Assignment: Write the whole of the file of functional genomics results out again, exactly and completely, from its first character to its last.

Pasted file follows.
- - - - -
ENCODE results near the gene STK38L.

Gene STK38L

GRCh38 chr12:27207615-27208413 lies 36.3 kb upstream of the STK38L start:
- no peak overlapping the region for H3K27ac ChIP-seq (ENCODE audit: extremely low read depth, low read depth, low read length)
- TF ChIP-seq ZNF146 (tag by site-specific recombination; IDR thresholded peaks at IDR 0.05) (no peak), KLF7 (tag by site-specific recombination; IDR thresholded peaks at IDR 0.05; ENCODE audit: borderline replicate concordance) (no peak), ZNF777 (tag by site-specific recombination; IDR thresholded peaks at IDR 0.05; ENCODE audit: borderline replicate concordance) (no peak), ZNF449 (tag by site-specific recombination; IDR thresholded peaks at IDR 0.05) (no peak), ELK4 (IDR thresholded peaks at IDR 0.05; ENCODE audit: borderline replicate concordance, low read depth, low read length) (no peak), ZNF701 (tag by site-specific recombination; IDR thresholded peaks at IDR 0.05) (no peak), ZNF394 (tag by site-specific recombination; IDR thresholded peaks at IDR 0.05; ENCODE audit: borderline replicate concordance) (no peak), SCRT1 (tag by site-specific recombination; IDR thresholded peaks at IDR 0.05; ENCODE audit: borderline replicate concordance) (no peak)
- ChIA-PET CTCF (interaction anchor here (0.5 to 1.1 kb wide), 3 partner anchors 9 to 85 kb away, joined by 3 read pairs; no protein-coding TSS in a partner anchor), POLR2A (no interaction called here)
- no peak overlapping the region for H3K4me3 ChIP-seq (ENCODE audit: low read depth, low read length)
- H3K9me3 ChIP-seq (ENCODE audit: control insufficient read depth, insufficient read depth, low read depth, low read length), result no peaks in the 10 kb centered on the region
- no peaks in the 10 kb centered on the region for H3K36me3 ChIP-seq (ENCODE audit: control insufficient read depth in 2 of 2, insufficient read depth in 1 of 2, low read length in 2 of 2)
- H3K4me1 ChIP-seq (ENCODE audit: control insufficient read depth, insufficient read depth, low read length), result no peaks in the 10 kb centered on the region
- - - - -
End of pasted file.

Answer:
ENCODE results near the gene STK38L.

Gene STK38L

GRCh38 chr12:27207615-27208413 lies 36.3 kb upstream of the STK38L start:
- no peak overlapping the region for H3K27ac ChIP-seq (ENCODE audit: extremely low read depth, low read depth, low read length)
- TF ChIP-seq ZNF146 (tag by site-specific recombination; IDR thresholded peaks at IDR 0.05) (no peak), KLF7 (tag by site-specific recombination; IDR thresholded peaks at IDR 0.05; ENCODE audit: borderline replicate concordance) (no peak), ZNF777 (tag by site-specific recombination; IDR thresholded peaks at IDR 0.05; ENCODE audit: borderline replicate concordance) (no peak), ZNF449 (tag by site-specific recombination; IDR thresholded peaks at IDR 0.05) (no peak), ELK4 (IDR thresholded peaks at IDR 0.05; ENCODE audit: borderline replicate concordance, low read depth, low read length) (no peak), ZNF701 (tag by site-specific recombination; IDR thresholded peaks at IDR 0.05) (no peak), ZNF394 (tag by site-specific recombination; IDR thresholded peaks at IDR 0.05; ENCODE audit: borderline replicate concordance) (no peak), SCRT1 (tag by site-specific recombination; IDR thresholded peaks at IDR 0.05; ENCODE audit: borderline replicate concordance) (no peak)
- ChIA-PET CTCF (interaction anchor here (0.5 to 1.1 kb wide), 3 partner anchors 9 to 85 kb away, joined by 3 read pairs; no protein-coding TSS in a partner anchor), POLR2A (no interaction called here)
- no peak overlapping the region for H3K4me3 ChIP-seq (ENCODE audit: low read depth, low read length)
- H3K9me3 ChIP-seq (ENCODE audit: control insufficient read depth, insufficient read depth, low read depth, low read length), result no peaks in the 10 kb centered on the region
- no peaks in the 10 kb centered on the region for H3K36me3 ChIP-seq (ENCODE audit: control insufficient read depth in 2 of 2, insufficient read depth in 1 of 2, low read length in 2 of 2)
- H3K4me1 ChIP-seq (ENCODE audit: control insufficient read depth, insufficient read depth, low read length), result no peaks in the 10 kb centered on the region